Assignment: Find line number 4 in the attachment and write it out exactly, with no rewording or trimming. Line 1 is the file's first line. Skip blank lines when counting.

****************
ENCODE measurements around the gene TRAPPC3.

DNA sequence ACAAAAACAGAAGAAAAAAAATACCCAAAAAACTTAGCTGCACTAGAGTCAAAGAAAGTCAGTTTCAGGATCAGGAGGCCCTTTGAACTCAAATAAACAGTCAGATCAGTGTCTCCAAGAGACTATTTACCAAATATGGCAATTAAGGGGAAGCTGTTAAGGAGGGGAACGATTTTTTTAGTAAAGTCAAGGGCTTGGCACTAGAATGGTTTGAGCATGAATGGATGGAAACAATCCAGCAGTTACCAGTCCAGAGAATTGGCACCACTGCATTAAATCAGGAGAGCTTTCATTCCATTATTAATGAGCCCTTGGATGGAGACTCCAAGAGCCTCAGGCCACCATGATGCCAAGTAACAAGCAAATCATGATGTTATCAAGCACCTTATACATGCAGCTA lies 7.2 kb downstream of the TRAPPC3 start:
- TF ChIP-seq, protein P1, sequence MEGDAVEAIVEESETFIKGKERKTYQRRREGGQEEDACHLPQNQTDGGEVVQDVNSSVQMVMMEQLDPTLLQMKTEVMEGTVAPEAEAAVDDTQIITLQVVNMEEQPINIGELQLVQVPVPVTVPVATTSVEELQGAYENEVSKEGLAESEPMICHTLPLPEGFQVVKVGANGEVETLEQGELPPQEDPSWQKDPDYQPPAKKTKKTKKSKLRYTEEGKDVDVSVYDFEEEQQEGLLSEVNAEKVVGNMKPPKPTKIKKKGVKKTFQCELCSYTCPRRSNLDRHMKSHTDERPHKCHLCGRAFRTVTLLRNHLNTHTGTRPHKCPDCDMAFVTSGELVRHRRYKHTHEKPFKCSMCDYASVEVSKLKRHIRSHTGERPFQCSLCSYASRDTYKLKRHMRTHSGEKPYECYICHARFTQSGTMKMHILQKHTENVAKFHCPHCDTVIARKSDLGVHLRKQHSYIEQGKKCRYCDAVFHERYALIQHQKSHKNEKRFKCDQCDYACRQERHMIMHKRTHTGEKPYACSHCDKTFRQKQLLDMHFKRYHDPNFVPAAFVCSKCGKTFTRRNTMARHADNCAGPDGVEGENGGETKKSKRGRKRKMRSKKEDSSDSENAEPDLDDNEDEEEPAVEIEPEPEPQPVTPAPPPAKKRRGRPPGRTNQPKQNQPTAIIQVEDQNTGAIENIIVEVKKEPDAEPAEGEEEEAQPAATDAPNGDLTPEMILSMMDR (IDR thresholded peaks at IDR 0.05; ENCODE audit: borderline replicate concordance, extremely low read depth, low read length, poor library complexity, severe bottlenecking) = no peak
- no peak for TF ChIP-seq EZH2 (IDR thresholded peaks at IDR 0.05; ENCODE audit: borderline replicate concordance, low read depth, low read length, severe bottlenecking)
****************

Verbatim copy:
- no peak for TF ChIP-seq EZH2 (IDR thresholded peaks at IDR 0.05; ENCODE audit: borderline replicate concordance, low read depth, low read length, severe bottlenecking)